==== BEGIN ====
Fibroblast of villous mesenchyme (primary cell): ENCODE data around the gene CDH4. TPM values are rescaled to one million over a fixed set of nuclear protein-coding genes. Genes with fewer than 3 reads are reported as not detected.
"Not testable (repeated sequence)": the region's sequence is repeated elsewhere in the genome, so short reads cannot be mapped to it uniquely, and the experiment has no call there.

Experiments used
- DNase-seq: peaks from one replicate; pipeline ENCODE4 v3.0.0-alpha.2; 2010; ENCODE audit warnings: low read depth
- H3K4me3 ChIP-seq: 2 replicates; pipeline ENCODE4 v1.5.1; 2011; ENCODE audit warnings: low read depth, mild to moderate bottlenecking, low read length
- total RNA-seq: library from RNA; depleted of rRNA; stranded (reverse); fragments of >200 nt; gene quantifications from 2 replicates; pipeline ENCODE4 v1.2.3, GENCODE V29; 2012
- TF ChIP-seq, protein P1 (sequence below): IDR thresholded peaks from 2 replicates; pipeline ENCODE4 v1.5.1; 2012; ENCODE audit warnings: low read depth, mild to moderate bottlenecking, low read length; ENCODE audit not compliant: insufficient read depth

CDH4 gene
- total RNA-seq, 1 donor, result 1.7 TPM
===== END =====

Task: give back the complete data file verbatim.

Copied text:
Fibroblast of villous mesenchyme (primary cell): ENCODE data around the gene CDH4. TPM values are rescaled to one million over a fixed set of nuclear protein-coding genes. Genes with fewer than 3 reads are reported as not detected.
"Not testable (repeated sequence)": the region's sequence is repeated elsewhere in the genome, so short reads cannot be mapped to it uniquely, and the experiment has no call there.

Experiments used
- DNase-seq: peaks from one replicate; pipeline ENCODE4 v3.0.0-alpha.2; 2010; ENCODE audit warnings: low read depth
- H3K4me3 ChIP-seq: 2 replicates; pipeline ENCODE4 v1.5.1; 2011; ENCODE audit warnings: low read depth, mild to moderate bottlenecking, low read length
- total RNA-seq: library from RNA; depleted of rRNA; stranded (reverse); fragments of >200 nt; gene quantifications from 2 replicates; pipeline ENCODE4 v1.2.3, GENCODE V29; 2012
- TF ChIP-seq, protein P1 (sequence below): IDR thresholded peaks from 2 replicates; pipeline ENCODE4 v1.5.1; 2012; ENCODE audit warnings: low read depth, mild to moderate bottlenecking, low read length; ENCODE audit not compliant: insufficient read depth

CDH4 gene
- total RNA-seq, 1 donor, result 1.7 TPM